After years of confounding their customers with impenetrable tariffs and consistently over-pricing cellular access to the internet, it looks like telcos will now suffer the consequences of scaring us all off mobile data. Guy Daniels reports.
A new survey conducted by consultancy company PwC has found that mobile broadband operators risk losing revenue (and thereby failing to optimise network investments) because their data charges are unclear and because alternatives such as wi-fi are becoming easier and cheaper to access. After confounding us with incredibly complex and impossible-to-compare voice tariffs, telcos have adopted a similar approach with data – a situation that is getting worse as more of them are ending their “all you can eat” data bundles.
According to PwC, nearly 50 per cent of consumers polled don’t know how much data they’re actually using on a monthly basis, with 84 per cent not knowing the real cost of going outside their data allowance. 627 respondents were surveyed as part of the research, all of whom are owners of a mobile device connected via mobile network and all are responsible for paying the bill.
PwC never asked me to participate in its survey, but I’m one of the above 50/84 per cent. In fact, I’m surprised the figures are so low. I would wager that 99 per cent of consumers don’t know exactly how much data they are using per month, as the vast majority of operators go out of their way NOT to make it easy for you to find out. Sure, some offer apps, but you have to open them and seek out the section on data usage, then try and decipher what it means – it’s not as though you get an up-to-the-minute counter every time you wake your phone from sleep mode.
Well done, then, to those operators who want you to exceed your monthly limit and start to incur massively expensive financial penalties.
Well done – you’ve succeeded in frightening off your customers, who would rather avoid using your state of the art mobile data network in favour of locating a crappy wi-fi hotspot with single-digit download speeds.
The PwC survey finds that 45 per cent of consumers polled restrict their usage to try to stay within their allowance, mainly by seeking out wi-fi, as David Russell, telecoms partner at PwC, explains:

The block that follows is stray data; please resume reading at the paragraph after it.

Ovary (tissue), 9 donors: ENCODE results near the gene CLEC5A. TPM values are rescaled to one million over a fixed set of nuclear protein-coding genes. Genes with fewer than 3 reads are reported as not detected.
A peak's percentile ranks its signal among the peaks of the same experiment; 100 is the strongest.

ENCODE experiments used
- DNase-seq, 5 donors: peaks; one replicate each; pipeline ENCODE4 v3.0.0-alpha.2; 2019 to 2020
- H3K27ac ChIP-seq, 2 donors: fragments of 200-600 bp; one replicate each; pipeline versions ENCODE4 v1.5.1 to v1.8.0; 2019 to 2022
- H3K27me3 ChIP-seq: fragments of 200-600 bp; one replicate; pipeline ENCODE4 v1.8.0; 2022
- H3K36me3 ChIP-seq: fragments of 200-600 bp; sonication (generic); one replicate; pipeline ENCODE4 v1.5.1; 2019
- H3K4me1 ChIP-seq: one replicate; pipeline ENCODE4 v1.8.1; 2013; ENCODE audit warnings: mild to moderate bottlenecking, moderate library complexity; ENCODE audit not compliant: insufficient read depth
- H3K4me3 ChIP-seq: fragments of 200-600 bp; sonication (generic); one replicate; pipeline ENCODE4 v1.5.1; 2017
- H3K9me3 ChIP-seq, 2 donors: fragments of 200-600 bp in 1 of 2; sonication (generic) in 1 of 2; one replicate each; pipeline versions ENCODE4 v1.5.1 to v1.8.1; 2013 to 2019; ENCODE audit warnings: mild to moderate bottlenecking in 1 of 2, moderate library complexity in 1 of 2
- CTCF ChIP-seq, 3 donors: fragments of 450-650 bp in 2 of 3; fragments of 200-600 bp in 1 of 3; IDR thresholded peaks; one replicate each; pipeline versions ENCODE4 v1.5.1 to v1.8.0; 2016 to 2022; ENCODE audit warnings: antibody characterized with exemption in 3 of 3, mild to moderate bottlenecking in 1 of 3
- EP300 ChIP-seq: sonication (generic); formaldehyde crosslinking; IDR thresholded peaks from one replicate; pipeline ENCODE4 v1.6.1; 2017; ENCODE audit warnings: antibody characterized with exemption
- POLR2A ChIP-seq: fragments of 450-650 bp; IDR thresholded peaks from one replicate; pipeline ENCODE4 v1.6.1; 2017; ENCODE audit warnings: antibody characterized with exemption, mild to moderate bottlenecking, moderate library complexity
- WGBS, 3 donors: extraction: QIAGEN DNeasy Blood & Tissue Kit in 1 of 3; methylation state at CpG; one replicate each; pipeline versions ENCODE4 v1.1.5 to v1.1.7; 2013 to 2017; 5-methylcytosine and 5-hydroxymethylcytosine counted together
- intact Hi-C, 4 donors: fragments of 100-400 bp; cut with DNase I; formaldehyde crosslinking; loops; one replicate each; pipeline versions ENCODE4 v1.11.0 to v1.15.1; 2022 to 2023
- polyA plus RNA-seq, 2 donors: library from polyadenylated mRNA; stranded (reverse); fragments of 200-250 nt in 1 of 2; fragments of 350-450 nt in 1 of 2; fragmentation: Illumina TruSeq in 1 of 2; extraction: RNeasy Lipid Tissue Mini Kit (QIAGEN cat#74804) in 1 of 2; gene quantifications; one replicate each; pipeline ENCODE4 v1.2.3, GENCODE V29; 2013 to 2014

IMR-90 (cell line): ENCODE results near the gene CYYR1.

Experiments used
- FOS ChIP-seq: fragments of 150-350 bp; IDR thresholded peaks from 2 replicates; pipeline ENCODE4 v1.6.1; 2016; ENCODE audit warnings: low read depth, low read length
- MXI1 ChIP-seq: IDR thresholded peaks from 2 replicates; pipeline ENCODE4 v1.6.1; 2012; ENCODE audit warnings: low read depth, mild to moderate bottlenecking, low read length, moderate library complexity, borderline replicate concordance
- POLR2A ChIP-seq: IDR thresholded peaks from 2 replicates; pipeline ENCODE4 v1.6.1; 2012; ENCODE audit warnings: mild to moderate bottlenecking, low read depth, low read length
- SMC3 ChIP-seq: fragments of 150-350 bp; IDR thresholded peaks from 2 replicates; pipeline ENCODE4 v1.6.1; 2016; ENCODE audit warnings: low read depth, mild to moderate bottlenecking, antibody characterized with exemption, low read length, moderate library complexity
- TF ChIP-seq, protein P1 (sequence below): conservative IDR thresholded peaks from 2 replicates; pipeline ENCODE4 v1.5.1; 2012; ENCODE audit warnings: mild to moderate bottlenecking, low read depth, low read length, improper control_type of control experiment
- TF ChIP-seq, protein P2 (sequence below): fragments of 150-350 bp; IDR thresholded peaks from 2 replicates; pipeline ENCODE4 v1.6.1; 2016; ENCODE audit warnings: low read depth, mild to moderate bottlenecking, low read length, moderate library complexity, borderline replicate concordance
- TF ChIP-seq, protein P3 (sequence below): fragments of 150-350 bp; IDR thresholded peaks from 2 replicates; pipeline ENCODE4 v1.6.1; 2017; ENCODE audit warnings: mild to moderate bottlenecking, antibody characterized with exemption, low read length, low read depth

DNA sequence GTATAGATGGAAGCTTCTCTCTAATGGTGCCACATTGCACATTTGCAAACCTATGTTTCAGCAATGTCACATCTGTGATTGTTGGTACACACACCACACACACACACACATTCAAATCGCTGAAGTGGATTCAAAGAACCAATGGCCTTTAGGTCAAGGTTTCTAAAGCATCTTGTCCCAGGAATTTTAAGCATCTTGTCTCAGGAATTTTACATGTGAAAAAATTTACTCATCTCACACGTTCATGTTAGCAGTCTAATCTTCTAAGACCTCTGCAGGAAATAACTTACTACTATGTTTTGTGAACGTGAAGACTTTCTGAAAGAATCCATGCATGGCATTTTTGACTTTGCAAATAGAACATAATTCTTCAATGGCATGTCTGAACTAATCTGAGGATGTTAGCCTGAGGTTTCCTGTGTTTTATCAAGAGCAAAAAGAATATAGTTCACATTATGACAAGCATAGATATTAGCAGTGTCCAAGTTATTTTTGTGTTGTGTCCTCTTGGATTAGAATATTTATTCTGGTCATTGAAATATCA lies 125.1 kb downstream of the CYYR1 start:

“With the growing availability and usage of wi-fi in homes, workplaces and public spaces, the challenges for mobile broadband networks have extended beyond the ‘data deluge’ triggered by exploding take-up of smartphones to the management of this shift in connectivity. Where mobile operators can control this shift, they can manage network demand and optimise network investments but they must avoid consumers migrating valuable usage onto wi-fi services provided by fixed-line and other specialist players.”
Despite consumers finding public wi-fi services difficult to access and use, 72 per cent of survey respondents say they are satisfied with it. That’s not too far behind the 94 per cent of respondents who say private wi-fi either meets or exceeds their expectations, against only 83 per cent who say the same about mobile broadband.
The fear of exceeding their data bundle allowances is causing consumers to self-manage their mobile data consumption, principally by limiting their usage via mobile broadband and offloading their traffic when possible to wi-fi networks.
The survey says that consumers are also getting used to setting up wi-fi access on their devices and managing their data usage across various different connections. Mobile broadband access tends to be limited to those services requiring frequent and immediate access whilst on the move – such as email, web access and apps – with data-heavy services such as content downloading delayed until they have wi-fi access.
David Russell adds that users are weighing up and trading off considerations of price and immediacy to identify the optimum utility and value from each combination of device, access method and service:
“For mobile carriers, this change offers both challenges and opportunities. On the one hand, they risk losing traffic or market share to fixed and specialist providers offering wi-fi services. On the other, those operators that can understand and anticipate how consumers will respond to new connectivity, data access and charging models stand to gain a clear competitive edge and make optimum use of expensive network resources.”
Here’s an easy solution for mobile operators from TelecomTV – stop over-charging for mobile data. You prefer to penalise the average consumer by threatening financial penalties if they exceed some impossible-to-comprehend usage limit, rather than targeting the tiny percentage of extremely heavy data users out there. At the moment, the vast majority of us are paying more for capacity we don’t use than we do use – being so frightened of using mobile data that we end each month using way less than half of our allocation. Basically, we’re writing you blank cheques.
Listen to what PwC has to say and treat your customers with some respect. Cut the hubris, because it never ends well. One last comment from Russell:
“On the threshold of 4G, the world of consumer wireless broadband is changing fast. The question is – will operators be able to change quickly enough to keep up with and keep hold of their customers?”
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